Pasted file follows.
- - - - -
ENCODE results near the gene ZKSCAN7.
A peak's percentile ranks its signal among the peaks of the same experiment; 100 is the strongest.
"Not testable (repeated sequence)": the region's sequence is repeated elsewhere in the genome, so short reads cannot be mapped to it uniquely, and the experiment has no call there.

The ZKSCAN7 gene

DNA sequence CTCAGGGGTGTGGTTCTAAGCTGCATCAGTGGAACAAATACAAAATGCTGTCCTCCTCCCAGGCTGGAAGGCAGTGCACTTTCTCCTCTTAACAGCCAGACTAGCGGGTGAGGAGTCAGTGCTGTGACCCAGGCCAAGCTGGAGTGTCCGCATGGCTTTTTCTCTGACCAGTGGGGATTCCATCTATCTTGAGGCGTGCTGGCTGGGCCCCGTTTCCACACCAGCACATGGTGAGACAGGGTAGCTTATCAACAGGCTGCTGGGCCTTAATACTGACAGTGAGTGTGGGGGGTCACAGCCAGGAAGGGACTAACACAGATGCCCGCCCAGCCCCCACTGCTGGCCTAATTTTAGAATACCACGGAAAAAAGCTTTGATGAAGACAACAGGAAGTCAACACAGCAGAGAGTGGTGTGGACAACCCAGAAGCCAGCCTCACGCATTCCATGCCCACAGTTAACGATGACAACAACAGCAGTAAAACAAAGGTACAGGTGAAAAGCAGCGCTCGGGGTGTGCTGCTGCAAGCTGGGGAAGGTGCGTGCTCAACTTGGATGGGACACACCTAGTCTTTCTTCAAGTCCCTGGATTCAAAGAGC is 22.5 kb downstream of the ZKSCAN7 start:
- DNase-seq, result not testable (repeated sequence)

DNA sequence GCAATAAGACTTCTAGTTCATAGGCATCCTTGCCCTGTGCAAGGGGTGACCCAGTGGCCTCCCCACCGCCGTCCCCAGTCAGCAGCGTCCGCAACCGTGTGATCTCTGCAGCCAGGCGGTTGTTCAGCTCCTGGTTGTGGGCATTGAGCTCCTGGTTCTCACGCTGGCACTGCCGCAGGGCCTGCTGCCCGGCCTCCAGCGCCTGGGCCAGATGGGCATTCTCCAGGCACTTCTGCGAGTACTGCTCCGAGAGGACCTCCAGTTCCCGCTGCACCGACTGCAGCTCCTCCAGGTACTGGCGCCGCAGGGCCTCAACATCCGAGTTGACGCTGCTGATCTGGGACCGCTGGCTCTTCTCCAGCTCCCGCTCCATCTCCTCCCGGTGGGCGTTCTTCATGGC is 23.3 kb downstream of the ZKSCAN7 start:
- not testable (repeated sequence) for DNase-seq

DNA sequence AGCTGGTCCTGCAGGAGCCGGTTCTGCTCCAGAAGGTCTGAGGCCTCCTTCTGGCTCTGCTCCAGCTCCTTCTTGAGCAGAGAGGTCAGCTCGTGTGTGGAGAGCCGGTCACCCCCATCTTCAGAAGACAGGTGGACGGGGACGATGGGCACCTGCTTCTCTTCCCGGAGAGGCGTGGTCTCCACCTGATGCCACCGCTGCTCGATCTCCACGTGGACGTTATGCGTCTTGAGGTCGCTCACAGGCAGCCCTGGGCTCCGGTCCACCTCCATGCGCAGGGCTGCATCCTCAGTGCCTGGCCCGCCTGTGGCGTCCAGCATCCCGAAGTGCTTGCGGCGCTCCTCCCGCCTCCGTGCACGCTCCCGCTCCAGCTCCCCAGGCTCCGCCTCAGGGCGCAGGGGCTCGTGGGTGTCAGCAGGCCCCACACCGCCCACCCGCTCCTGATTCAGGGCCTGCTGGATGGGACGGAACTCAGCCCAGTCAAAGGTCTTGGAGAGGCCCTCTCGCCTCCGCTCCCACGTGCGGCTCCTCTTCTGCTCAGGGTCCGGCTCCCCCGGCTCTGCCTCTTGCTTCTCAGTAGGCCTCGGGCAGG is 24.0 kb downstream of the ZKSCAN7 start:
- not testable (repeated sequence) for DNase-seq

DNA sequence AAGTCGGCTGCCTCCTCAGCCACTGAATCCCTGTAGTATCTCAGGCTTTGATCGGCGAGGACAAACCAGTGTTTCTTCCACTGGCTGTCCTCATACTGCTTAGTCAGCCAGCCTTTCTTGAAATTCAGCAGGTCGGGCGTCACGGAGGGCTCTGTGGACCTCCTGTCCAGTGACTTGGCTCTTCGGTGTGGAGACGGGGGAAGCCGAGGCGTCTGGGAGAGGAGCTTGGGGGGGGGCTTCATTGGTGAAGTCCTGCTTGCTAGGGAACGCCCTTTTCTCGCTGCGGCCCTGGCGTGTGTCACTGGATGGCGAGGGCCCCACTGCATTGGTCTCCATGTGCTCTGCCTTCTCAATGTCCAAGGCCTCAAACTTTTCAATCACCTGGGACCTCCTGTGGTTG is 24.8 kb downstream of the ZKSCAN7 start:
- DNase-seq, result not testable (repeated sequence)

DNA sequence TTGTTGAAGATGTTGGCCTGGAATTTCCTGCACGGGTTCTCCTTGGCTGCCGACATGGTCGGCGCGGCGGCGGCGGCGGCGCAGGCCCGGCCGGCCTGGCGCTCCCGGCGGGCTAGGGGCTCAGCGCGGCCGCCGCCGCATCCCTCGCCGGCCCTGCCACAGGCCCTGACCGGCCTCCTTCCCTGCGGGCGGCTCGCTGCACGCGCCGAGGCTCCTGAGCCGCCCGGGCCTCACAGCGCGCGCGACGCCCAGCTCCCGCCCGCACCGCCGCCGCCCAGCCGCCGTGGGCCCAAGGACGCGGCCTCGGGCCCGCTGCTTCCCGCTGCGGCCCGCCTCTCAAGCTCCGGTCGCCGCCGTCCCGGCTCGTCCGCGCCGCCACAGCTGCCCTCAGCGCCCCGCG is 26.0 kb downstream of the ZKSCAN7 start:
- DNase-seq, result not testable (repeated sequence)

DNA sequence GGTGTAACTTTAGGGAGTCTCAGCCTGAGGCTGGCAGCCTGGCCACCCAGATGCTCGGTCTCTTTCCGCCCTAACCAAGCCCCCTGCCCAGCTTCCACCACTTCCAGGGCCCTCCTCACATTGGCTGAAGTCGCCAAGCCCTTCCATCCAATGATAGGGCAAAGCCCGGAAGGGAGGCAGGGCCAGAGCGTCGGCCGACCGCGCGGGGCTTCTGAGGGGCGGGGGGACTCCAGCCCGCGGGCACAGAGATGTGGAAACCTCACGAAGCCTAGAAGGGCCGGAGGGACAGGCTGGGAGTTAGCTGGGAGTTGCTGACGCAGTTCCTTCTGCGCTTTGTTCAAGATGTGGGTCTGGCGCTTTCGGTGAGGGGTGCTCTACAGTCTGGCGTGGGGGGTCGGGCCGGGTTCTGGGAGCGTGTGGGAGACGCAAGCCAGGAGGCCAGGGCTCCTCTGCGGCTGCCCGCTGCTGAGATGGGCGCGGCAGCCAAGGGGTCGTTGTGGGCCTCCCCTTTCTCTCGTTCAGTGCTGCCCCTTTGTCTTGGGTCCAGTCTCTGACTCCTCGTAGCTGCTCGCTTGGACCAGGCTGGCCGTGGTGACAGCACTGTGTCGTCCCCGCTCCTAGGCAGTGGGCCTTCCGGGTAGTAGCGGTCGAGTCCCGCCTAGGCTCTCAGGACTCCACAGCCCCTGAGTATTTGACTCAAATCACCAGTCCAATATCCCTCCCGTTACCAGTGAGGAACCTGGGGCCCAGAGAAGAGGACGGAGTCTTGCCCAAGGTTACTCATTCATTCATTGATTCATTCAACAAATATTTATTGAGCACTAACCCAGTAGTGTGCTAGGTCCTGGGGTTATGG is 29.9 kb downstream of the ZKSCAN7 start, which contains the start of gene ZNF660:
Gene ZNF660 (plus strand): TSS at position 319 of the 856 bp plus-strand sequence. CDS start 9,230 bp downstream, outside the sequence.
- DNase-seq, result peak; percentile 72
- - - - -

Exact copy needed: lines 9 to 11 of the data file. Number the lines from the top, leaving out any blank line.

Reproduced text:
DNA sequence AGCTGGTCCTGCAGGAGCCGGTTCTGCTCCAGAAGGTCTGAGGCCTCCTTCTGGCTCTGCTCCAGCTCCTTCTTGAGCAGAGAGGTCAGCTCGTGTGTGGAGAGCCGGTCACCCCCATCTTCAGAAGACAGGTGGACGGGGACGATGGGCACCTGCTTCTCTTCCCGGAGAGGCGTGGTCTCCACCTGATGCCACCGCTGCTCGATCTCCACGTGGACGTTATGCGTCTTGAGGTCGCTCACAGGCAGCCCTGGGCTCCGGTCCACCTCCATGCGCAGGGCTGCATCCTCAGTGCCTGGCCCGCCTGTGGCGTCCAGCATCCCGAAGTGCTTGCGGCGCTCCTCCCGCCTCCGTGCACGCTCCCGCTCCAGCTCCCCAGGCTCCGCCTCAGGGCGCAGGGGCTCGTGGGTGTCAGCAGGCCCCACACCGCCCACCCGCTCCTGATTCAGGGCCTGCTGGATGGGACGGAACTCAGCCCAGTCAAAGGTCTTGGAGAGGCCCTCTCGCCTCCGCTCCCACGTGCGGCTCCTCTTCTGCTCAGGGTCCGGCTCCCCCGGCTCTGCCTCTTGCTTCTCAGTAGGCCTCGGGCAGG is 24.0 kb downstream of the ZKSCAN7 start:
- not testable (repeated sequence) for DNase-seq

DNA sequence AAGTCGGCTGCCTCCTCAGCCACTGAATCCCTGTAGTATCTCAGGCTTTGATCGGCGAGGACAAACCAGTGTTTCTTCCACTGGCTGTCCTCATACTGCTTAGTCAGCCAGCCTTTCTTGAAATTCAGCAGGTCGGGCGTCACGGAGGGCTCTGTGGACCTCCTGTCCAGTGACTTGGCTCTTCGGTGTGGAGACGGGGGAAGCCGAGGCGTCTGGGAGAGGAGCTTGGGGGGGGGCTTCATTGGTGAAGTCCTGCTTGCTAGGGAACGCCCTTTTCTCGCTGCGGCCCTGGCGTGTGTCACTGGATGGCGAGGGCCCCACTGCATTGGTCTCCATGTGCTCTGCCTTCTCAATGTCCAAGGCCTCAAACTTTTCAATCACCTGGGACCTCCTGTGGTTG is 24.8 kb downstream of the ZKSCAN7 start: